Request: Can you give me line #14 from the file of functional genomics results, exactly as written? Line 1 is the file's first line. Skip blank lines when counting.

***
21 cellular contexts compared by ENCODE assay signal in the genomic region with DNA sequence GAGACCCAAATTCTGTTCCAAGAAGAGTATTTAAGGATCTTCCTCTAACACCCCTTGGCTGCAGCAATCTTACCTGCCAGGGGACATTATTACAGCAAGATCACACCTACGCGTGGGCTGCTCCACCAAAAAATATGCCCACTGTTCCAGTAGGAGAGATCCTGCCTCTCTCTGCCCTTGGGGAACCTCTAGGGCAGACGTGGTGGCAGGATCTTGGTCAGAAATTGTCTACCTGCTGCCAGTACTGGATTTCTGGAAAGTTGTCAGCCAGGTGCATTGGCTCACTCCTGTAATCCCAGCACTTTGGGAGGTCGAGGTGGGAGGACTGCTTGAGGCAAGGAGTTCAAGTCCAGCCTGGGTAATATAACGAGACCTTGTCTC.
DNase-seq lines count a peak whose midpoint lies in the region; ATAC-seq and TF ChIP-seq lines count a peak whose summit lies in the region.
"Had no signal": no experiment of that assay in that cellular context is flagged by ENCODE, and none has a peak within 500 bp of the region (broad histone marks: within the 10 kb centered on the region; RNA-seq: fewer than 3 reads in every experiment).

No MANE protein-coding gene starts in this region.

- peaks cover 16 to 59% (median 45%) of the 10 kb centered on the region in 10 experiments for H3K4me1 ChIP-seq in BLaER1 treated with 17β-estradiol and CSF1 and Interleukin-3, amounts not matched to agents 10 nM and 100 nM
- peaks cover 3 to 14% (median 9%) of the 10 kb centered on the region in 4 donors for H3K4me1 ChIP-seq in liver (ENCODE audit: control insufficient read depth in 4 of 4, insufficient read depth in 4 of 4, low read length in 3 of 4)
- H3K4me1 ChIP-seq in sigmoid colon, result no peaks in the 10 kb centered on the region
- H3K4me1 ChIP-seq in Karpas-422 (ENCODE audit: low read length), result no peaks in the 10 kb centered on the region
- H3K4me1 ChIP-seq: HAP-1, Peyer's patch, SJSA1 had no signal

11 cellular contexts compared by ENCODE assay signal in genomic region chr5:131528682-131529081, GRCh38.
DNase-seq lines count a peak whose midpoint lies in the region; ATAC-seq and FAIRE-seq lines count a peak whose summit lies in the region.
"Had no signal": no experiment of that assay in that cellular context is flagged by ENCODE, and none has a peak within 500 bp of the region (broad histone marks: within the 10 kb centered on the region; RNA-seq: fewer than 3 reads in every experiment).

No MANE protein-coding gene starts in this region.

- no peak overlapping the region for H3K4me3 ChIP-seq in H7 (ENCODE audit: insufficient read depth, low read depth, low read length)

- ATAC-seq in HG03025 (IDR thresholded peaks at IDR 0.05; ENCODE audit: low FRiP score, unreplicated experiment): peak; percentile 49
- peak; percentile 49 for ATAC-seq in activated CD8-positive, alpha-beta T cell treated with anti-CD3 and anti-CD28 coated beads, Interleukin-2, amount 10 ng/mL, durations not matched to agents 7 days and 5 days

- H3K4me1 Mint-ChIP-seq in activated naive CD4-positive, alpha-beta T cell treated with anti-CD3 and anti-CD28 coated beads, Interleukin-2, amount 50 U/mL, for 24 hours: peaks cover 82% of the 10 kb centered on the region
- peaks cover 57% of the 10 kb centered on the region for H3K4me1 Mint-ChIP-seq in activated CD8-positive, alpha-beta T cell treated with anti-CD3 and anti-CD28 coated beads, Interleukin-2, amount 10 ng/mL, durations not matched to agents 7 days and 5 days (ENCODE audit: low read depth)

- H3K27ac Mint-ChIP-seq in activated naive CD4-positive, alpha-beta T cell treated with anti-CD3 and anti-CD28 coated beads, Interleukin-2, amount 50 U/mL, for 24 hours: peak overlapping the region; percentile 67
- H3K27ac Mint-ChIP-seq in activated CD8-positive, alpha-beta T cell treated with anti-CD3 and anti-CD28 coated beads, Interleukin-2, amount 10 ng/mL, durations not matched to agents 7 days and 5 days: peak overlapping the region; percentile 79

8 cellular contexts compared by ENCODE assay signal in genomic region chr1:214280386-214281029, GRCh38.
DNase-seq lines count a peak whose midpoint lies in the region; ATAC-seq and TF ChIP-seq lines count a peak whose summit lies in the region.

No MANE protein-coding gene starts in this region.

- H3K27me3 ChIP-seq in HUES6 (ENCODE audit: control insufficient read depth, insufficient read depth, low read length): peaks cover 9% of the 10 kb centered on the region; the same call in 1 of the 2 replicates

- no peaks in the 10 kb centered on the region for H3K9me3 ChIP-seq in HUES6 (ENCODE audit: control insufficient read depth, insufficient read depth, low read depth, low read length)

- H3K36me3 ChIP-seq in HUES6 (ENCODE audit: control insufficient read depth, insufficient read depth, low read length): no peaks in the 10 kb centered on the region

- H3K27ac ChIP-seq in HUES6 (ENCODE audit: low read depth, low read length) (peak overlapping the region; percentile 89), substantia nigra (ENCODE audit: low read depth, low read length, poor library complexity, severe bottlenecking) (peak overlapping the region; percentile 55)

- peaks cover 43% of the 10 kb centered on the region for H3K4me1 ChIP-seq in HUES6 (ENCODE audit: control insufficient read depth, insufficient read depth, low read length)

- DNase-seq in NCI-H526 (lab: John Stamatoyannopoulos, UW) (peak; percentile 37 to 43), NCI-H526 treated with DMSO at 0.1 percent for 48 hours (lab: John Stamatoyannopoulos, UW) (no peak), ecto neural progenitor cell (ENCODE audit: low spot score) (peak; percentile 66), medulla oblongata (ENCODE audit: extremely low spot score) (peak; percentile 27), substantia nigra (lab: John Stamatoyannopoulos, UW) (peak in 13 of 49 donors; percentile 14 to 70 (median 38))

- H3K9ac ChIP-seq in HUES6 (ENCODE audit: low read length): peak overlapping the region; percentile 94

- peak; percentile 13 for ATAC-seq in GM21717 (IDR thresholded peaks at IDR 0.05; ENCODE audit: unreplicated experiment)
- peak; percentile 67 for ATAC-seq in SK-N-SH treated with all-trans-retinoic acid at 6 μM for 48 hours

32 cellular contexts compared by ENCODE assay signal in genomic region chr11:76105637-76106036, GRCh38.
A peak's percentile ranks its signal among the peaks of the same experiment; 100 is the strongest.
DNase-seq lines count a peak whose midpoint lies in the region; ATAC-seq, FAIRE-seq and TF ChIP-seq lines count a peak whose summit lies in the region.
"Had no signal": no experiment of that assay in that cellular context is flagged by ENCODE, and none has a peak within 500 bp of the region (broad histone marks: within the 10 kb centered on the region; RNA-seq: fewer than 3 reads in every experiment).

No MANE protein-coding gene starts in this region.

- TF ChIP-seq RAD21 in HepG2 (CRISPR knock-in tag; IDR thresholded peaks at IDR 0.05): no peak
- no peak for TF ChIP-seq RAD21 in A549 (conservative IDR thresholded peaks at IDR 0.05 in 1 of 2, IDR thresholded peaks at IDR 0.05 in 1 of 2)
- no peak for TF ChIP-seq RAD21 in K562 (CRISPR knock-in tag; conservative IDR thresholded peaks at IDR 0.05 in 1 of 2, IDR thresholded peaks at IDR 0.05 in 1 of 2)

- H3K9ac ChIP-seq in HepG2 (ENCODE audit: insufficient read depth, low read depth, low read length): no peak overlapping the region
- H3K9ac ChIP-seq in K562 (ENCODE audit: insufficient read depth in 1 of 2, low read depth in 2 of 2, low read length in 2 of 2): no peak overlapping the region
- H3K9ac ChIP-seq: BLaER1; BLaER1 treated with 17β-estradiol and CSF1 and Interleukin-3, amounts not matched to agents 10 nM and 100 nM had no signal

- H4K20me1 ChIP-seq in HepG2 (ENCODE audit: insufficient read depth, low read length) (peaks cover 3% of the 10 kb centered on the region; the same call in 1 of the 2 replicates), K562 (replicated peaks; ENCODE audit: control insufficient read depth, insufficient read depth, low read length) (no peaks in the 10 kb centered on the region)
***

- no peak overlapping the region for H3K4me3 ChIP-seq in H7 (ENCODE audit: insufficient read depth, low read depth, low read length)